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Hulk Hogan Reveals Who Really Killed WCW

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In a recent interview with Justin Barrasso of Sports Illustrated, wrestling icon Hulk Hogan shared his insights on the downfall of World Championship Wrestling (WCW), a promotion that once dominated WWE Raw in the ratings for an unprecedented 83 weeks.

The new “Who Killed WCW?” series explores the dramatic rise and fall of WCW, with Hogan’s tenure and his unforgettable New World Order (nWo) storyline being some of the most significant chapters in wrestling history. Hogan, however, chose not to participate in the Vice TV project but still had plenty to say about the factors that led to WCW’s collapse.

The AOL-Time Warner Merger: A Death Knell for WCW

Hogan pointed to the 2001 merger between America Online (AOL) and Time Warner as the primary cause of WCW’s demise. He described how the corporate climate created by the merger was inhospitable to professional wrestling. “It’s not the flashiest story, but I can tell you what killed WCW. There was no way WCW was going to survive, not under those circumstances,” Hogan stated.

Eric Bischoff’s Uphill Battle

Hogan defended Eric Bischoff, the man widely credited with WCW’s initial success, noting that Bischoff was up against insurmountable odds due to corporate disinterest and disdain for wrestling. “So many people knock Eric, but there was an opposition he was dealing with from the higher-ups in the company. He just wasn’t going to win that battle,” Hogan explained.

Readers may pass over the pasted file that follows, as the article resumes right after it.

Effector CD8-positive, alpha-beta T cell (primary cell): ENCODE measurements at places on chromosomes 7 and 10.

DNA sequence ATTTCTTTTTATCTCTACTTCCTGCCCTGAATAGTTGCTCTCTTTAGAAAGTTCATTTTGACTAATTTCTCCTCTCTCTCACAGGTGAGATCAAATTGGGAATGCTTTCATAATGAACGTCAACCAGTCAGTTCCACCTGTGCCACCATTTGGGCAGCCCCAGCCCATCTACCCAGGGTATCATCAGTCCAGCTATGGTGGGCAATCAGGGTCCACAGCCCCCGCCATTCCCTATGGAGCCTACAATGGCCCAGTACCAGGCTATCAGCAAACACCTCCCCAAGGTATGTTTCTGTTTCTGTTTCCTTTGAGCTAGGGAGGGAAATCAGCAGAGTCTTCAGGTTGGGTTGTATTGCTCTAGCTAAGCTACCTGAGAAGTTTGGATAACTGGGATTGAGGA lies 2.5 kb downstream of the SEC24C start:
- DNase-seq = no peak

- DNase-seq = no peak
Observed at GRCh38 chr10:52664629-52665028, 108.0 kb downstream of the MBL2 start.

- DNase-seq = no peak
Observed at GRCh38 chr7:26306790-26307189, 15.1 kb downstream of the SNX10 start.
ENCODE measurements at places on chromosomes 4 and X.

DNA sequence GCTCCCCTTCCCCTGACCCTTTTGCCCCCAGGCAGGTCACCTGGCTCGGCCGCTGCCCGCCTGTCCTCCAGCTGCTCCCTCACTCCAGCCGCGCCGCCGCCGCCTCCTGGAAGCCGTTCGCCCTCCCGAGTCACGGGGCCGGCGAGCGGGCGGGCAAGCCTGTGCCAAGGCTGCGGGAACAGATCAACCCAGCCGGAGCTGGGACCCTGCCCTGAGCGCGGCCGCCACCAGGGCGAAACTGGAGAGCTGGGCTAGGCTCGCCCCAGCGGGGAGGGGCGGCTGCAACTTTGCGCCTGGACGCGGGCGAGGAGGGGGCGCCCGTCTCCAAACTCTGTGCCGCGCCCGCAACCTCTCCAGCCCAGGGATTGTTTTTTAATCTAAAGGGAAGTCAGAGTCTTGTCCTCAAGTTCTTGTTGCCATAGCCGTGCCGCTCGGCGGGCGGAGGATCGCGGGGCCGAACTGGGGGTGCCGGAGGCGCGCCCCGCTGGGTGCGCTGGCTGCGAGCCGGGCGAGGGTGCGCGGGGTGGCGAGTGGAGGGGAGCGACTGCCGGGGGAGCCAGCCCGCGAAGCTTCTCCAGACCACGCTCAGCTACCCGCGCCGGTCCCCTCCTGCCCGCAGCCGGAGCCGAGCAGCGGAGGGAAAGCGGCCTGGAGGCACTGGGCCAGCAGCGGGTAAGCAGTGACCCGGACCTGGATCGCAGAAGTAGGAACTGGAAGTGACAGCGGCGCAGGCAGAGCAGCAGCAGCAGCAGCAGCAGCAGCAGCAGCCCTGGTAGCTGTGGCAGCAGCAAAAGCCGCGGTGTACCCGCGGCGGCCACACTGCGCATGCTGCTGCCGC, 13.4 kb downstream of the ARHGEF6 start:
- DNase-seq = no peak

Corporate Misalignment

According to Hogan, the executives at AOL-Time Warner had little understanding or appreciation for wrestling. Their preference for traditional programming over what they saw as lowbrow entertainment was a fundamental issue. “These were executives who had no idea what wrestling was all about, and they had no interest in learning. They wanted more traditional programming. They didn’t want rasslin’ in their high-brow portfolio. They weren’t interested, and nothing else mattered,” he added.

The Importance of Telling the Whole Story

Hogan expressed his hope that the “Who Killed WCW?” series would highlight the significant challenges Bischoff faced. He believes that understanding these obstacles is essential to telling the complete story of WCW’s rise and fall.

Meanwhile, Evan Husney, one of the series’ producers, commented on the absence of Sting and Ric Flair from the project, suggesting that their perspectives might have further enriched the narrative.

The fall of WCW remains a pivotal moment in wrestling history, and as Hogan’s reflections reveal, it was a complex event influenced by corporate dynamics far beyond the ring.

WATCH: WCW Diva Major Gunns (Tylene Buck) Removes Her Clothes:

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